Building blocks from nature that have already been perfected through evolution are ideally suited for developing new materials and surfaces with different functionalities. These can be antimicrobial, biocompatible or biodegradable, for example, depending on the requirements. As an institute focusing on adhesion and surface technology, our goal is to generate properties that are required for specific applications with respect to adhesion. In doing so, we work primarily with classical building blocks from nature such as sugars, fats and proteins and biobased polymers derived from them.
Surfaces play a central role in nature as well as in many technical applications. The example of analytics or implants illustrates this: The binding of a molecule to the surface (e.g. laccase) results in surface properties that pave the way for trace analytics or increase biocompatibility. We develop surfaces for different applications and test them with modern, but also standardized methods such as a quartz crystal microbalance or in cell culture. We use surface modification or structuring to impart specific properties to the surface that improve cell interactions, for example. Another application is the antifouling effect, which can be achieved by functionalizing the surface with suitable biomolecules.
Adhesives made from natural materials
Bonding is one of the dominant "joining techniques" in nature and is directly related to the surfaces involved. Natural "adhesives" serve very different purposes and are optimized for individual applications. These include the adhesion of proteins and cells, but also of whole organisms to surfaces. We use these concepts for analytical questions in the field of material development.
In doing so, we focus on the use of renewable raw materials in order to actively shape the change from mineral oil-based to resource-saving raw materials. Our material development includes the goal of maximizing the biogenic content, but also the replacement of environmentally harmful components in adhesives with alternatives, such as for paper bonding.
In addition to the development and testing of bio-based materials, the clarification of elementary questions regarding biocompatibility, cell interactions and degradation profile according to DIN EN ISO 10993 in the context of medical devices plays a central role. We also deal with questions about degradation products, aging and the recyclability of new materials from recyclates or biomaterials. For this purpose we are equipped with modern instruments like GC-MS and MALDI-ToF.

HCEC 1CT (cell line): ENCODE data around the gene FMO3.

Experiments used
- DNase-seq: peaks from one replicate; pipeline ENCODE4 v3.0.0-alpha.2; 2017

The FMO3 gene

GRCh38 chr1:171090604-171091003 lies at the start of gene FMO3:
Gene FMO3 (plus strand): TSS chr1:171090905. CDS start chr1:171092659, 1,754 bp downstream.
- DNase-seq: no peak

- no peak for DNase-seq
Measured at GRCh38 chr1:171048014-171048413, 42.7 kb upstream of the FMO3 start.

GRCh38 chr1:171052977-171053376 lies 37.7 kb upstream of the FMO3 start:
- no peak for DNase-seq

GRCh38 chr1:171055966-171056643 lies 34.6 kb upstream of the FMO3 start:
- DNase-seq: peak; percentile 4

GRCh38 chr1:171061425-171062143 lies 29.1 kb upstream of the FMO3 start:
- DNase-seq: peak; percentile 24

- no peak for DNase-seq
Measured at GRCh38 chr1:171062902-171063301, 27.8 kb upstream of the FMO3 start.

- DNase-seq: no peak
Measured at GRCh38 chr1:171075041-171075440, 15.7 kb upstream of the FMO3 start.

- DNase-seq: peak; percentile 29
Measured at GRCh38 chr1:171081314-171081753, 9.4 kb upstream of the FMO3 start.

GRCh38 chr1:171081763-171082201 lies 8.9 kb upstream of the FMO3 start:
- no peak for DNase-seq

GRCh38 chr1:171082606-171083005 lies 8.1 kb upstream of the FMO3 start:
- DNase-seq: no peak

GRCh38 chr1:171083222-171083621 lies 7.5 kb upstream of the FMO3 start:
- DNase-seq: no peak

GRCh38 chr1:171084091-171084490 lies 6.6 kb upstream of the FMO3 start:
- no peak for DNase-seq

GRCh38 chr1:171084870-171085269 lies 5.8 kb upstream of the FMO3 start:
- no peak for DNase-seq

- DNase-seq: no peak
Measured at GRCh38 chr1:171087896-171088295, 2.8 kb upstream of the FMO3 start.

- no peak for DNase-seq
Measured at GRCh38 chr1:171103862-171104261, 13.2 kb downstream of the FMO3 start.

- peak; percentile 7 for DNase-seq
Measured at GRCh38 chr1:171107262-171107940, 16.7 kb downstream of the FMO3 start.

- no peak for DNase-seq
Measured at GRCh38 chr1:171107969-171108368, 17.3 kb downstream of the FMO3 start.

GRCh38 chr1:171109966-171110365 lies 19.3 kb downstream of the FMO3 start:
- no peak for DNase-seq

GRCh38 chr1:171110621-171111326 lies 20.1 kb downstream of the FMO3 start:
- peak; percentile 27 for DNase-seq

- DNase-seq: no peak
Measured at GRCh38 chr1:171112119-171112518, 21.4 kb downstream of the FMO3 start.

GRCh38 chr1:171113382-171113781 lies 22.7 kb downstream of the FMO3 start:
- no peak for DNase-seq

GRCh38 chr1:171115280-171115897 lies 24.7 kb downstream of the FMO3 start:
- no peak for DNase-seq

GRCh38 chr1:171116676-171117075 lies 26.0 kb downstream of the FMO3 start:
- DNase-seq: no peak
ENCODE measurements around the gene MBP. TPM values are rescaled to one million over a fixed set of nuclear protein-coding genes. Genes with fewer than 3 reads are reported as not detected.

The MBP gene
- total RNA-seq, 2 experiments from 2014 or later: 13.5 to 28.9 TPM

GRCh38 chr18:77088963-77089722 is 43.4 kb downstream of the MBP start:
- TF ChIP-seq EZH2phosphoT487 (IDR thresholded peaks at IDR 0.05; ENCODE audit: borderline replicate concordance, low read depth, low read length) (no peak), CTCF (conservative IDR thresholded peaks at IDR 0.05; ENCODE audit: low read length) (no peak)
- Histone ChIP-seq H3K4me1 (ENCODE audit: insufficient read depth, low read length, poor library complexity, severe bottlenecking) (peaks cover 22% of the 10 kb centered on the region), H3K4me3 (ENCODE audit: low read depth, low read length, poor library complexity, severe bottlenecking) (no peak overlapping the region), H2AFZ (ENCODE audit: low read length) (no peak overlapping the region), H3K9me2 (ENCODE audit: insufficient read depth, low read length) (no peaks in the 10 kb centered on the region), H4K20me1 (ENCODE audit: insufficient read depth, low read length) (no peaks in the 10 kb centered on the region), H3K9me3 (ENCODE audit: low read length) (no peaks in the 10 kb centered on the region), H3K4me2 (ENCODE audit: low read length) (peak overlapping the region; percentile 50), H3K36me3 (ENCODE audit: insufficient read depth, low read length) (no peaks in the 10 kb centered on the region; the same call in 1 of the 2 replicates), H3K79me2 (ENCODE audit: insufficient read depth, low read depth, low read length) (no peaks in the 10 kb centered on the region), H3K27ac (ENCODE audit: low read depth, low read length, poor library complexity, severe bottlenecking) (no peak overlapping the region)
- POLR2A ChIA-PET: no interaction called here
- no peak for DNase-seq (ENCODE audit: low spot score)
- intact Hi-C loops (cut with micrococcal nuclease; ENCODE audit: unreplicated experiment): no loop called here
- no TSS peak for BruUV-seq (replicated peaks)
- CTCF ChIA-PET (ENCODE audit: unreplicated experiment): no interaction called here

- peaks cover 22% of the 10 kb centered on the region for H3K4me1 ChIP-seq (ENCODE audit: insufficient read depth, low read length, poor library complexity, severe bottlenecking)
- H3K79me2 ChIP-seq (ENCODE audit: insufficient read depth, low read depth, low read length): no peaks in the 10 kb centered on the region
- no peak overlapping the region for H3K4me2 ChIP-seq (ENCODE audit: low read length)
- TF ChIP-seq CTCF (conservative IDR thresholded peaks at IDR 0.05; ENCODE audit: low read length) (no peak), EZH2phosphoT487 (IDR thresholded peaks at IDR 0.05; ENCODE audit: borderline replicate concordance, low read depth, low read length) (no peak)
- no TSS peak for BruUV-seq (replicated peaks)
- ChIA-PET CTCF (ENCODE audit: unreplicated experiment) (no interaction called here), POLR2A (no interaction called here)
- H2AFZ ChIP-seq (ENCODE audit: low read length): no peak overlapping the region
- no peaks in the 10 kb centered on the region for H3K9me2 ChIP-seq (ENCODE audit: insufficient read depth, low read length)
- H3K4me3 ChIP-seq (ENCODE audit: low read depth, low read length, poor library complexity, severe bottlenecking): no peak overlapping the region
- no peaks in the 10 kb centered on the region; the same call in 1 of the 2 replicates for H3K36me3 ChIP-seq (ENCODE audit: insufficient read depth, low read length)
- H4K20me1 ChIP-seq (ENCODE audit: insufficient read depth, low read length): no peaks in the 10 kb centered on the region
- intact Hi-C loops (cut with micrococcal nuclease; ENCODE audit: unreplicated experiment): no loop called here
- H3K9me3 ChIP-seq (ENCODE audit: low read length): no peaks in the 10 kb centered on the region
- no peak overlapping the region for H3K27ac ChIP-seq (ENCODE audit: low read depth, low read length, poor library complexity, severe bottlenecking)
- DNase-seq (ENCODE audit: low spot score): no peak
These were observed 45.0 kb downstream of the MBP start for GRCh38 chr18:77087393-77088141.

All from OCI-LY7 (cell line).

Cooperation in interdisciplinary research projects
We work on the issues outlined here in interdisciplinary research projects both across departments at Fraunhofer IFAM and with national and international partners. Analytical, microbiological or cell biological tests are carried out to validate the generated materials or surface modifications in accordance with existing standards.
Our main activities in the field of biomimetics/biomaterials are summarized below:
- Bonding in medicine (histological preparations, dental medicine etc.)
- Surface modification and analysis for medical technology
- Adhesives based on renewable raw materials
- Use of biological concepts for material development (biological transformation)
- Microbiology laboratory for antimicrobial/antiviral testing
- Cell culture laboratory for biocompatibility testing
- Real-time/quantitative PCR (qPCR) analysis
- QCM-D measurements (acoustic method for surface characterization)
- MALDI-ToF MS
- Texture Analyzer
- Determination of enzyme activities
- Development of surfaces with antimicrobial properties - e.g. via peptides or release of active ingredients
- Targeted surface interaction of proteins and cells, e.g. for diagnostics
- Biocompatible surfaces, e.g. for implants
- Biofunctionalization of particles
Your contact person on the subject of biomaterials:
Linda Gätjen is a project manager in the department "Adhesives and Polymer Chemistry". The department's research and development work addresses all biological, technical and chemical issues arising from the applications of adhesives, material testing and functionalized surfaces. Due to the steadily increasing demand for resource-saving and controllably degradable materials, biomaterials are a particular focus here.